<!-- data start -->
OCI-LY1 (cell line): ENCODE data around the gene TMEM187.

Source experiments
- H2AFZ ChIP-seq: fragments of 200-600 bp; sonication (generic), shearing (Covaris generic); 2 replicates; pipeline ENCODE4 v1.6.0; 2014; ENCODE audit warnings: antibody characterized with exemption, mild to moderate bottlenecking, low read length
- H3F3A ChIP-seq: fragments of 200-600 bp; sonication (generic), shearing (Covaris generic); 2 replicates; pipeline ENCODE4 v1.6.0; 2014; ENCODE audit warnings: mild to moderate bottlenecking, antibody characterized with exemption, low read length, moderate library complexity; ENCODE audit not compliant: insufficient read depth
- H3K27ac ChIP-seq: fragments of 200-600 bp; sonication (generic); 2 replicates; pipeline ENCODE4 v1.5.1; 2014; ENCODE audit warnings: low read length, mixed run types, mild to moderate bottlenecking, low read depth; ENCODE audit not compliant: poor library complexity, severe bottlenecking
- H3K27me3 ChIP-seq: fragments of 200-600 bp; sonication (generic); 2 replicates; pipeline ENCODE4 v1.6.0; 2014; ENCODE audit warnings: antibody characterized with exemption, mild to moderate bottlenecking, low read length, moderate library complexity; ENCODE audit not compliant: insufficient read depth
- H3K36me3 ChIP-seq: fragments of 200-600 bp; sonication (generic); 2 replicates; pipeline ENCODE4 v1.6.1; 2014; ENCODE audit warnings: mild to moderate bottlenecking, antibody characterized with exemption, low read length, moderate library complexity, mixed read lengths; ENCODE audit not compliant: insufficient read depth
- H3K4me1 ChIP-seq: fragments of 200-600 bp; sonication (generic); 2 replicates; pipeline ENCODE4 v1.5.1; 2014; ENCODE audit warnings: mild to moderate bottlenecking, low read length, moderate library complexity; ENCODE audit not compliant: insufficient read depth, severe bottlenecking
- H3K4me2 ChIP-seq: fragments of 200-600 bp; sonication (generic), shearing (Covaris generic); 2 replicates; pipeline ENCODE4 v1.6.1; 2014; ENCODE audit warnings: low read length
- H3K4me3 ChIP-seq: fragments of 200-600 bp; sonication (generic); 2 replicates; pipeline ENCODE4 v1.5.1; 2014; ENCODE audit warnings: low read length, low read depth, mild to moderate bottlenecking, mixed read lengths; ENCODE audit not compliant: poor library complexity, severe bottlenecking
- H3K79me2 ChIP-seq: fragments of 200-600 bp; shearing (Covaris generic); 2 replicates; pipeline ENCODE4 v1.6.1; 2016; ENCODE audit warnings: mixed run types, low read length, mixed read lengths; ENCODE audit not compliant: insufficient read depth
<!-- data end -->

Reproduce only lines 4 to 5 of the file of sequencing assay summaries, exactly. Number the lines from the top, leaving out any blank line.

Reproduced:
- H3F3A ChIP-seq: fragments of 200-600 bp; sonication (generic), shearing (Covaris generic); 2 replicates; pipeline ENCODE4 v1.6.0; 2014; ENCODE audit warnings: mild to moderate bottlenecking, antibody characterized with exemption, low read length, moderate library complexity; ENCODE audit not compliant: insufficient read depth
- H3K27ac ChIP-seq: fragments of 200-600 bp; sonication (generic); 2 replicates; pipeline ENCODE4 v1.5.1; 2014; ENCODE audit warnings: low read length, mixed run types, mild to moderate bottlenecking, low read depth; ENCODE audit not compliant: poor library complexity, severe bottlenecking